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Wall St update: US stocks rise on Russia, Ukraine conflict resolution hopes

Wall St update: US stocks rise on Russia, Ukraine conflict resolution hopes

Russia pledged to cut down on military operations around Kyiv and in northern Ukraine, while Ukraine proposed adopting a neutral status, the first sign of progress toward peace in weeks.

Prices eased for oil and other commodities, helping calm concerns about rising inflation and the path of monetary policy by the Federal Reserve, which has started hiking interest rates to combat rising prices. Prices eased for oil and other commodities, helping calm concerns about rising inflation and the path of monetary policy by the Federal Reserve, which has started hiking interest rates to combat rising prices.

US stocks rose on Tuesday, with the Dow and S&P notching their fourth straight session of gains, on optimism some progress was being made toward a deal to resolve the conflict between Russia and Ukraine.

Russia pledged to cut down on military operations around Kyiv and in northern Ukraine, while Ukraine proposed adopting a neutral status, the first sign of progress toward peace in weeks.

Prices eased for oil and other commodities, helping calm concerns about rising inflation and the path of monetary policy by the Federal Reserve, which has started hiking interest rates to combat rising prices.

"If you look over the course of the month this war has been going on, the market has priced in much more bad news than good news," said Art Hogan, chief market strategist at National Securities in New York.

"It certainly shows the market has a natural coiled spring that will be a reaction function to any good news and we saw a bit of that this morning, but everything will have to be taken with a grain of salt and we will have to see things actually play out versus being actually talked about."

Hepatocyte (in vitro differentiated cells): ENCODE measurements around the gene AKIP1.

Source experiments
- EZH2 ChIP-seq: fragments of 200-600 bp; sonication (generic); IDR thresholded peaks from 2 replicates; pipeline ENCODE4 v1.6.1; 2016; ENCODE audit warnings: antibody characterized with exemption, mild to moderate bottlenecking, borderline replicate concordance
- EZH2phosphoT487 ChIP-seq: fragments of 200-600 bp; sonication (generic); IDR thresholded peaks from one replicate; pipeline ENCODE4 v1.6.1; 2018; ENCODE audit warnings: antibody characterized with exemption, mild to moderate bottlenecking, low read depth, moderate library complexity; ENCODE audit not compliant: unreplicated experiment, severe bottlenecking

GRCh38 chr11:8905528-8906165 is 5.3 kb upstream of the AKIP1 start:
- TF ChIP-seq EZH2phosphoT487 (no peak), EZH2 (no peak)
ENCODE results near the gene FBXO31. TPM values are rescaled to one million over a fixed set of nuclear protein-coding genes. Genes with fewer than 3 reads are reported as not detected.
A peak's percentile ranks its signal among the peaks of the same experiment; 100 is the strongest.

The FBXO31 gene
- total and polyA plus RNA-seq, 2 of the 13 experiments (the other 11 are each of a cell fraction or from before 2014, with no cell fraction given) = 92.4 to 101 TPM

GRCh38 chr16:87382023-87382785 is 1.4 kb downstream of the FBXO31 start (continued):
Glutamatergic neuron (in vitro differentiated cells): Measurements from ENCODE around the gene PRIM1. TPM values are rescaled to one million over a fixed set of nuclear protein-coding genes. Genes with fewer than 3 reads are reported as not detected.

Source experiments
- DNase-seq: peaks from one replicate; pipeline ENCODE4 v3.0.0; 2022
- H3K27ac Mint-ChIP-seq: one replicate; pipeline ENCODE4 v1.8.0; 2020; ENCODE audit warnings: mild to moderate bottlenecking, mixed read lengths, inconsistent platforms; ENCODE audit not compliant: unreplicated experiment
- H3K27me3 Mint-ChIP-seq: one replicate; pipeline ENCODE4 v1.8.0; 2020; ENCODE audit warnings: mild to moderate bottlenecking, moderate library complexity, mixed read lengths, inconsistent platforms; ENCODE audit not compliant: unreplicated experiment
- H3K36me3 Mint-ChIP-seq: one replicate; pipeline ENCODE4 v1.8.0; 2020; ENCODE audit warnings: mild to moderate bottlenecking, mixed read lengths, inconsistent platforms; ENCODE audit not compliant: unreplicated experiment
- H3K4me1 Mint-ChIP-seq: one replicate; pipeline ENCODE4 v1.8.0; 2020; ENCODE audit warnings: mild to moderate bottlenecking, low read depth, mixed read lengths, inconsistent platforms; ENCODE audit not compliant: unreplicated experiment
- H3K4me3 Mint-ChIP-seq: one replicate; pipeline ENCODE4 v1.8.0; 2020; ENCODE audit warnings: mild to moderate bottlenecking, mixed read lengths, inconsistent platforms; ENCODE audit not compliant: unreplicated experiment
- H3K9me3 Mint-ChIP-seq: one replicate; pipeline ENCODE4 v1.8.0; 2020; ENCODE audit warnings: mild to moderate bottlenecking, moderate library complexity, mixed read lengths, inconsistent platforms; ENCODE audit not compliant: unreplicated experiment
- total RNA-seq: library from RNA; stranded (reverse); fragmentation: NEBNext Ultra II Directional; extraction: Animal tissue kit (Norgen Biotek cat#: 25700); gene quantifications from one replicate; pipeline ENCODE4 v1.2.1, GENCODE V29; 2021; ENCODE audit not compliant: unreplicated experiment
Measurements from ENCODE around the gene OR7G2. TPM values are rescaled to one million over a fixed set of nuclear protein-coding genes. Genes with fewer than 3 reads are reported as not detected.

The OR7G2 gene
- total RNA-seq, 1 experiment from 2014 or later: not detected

The Dow Jones Industrial Average rose 338.3 points, or 0.97%, to 35,294.19, the S&P 500 gained 56.08 points, or 1.23%, to 4,631.6 and the Nasdaq Composite added 264.73 points, or 1.84%, to 14,619.64.

After a dismal start to the year for stocks that saw the S&P 500 fall into a correction, commonly referred to as a drop of more than 10% from its most recent high, the benchmark index is now down less than 3% on the year.

Still, there were signs of market nervousness that the Fed could make a policy mistake that leads to a slowdown, or possibly a recession, in the economy as the widely tracked U.S. 2-year/10-year Treasury inverted for the first time since September 2019.

"While I think the ultimate result of an aggressive Fed tightening cycle is a recession, I do not expect it to occur quickly. Historically speaking, all recessions are preceded by 2s10s inversions, but not all inversions result in recessions," said Ellis Phifer, managing director, fixed income research, at Raymond James in Memphis, Tennessee.

After slumping more than 2% on Monday, the S&P energy index was the only declining sector as crude prices fell more than 1%.

As the conflict in Ukraine has escalated in recent weeks, already rising prices saw more upward pressure on commodities such as wheat, energy and metals.

But even with the recent surge in inflation, data on Tuesday showed U.S. consumer confidence rebounded from a one-year low in March, while the current labor environment favors workers.

Real estate, up nearly 3% on the session, was the best performing sector, which indicates some investors may see inflation remaining but no recession on the horizon. It was the biggest one-day percentage gain for the group since Jan. 28.

FedEx Corp gained 3.70% after the global delivery conglomerate named operating chief Raj Subramaniam as its top boss.

Volume on U.S. exchanges was 13.22 billion shares, compared with the 14 billion average for the full session over the last 20 trading days.

Advancing issues outnumbered declining ones on the NYSE by a 4.20-to-1 ratio; on Nasdaq, a 2.97-to-1 ratio favored advancers.

The S&P 500 posted 51 new 52-week highs and no new lows; the Nasdaq Composite recorded 71 new highs and 38 new lows.